Military medics can now practice with surgeon simulations

Virtual wounds could make all the difference to doctors working in the field

Finally, someone's made a proper grown-up version of motion-control savvy videogame Surgeon Simulator! A group of researchers at UCLA (University Of California, Los Angeles) have created a real-time simulation of hemorrhaging wound. Yup, it's as gruesome as it sounds.

The program simulates - with uncanny realism, we might add - the entire physiology of a human leg (including vessels, muscles, bones and yes, buckets of bloody that realistically spurts and spills in 3D). It's be created for use by medics in the US military as a way of simulating the real-life wounds they'll encounter in real military operations (without the bullets flying overhead, obvs).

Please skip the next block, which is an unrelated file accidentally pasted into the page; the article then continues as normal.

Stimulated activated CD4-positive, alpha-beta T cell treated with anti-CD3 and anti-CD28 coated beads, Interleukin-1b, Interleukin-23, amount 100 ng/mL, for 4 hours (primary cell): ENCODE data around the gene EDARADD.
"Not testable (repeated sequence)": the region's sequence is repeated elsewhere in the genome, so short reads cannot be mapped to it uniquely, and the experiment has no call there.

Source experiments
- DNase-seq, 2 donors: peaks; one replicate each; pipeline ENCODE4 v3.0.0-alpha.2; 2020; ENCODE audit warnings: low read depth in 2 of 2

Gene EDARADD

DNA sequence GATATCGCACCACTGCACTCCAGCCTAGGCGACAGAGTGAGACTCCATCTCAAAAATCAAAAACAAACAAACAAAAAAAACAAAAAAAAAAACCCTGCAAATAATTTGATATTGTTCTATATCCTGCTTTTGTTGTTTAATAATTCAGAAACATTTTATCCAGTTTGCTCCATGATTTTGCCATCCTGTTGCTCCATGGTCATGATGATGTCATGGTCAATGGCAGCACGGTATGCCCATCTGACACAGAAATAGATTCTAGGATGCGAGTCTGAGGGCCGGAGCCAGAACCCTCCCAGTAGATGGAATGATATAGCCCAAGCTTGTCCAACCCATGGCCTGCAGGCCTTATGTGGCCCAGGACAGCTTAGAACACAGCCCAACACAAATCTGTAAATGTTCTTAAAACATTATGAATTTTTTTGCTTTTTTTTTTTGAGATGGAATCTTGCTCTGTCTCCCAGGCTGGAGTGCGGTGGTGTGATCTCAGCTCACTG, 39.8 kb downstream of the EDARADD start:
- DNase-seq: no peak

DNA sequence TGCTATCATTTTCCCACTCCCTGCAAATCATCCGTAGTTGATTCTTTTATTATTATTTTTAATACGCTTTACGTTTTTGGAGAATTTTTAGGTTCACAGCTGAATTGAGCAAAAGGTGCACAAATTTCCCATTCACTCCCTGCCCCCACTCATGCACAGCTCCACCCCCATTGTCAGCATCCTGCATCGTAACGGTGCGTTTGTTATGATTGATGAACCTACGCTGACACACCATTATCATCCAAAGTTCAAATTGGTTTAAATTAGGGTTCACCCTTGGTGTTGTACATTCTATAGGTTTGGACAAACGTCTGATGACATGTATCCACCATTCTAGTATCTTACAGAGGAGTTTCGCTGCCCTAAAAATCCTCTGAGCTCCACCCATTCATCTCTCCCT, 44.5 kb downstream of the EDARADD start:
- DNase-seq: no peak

The team has only managed to recreate a leg so far, but they have expressed a desire to push even further and create an entire simulated body read to eviscerate itself in the name of modern science. This isn't the first time the US military has dabbled with software to train its medics - back in August it unveiled Combat Medic, a similar (but not quite as impressive) program that used a mixture of augmented reality and real-life dummies to simulate scenarios involving injured personnel.


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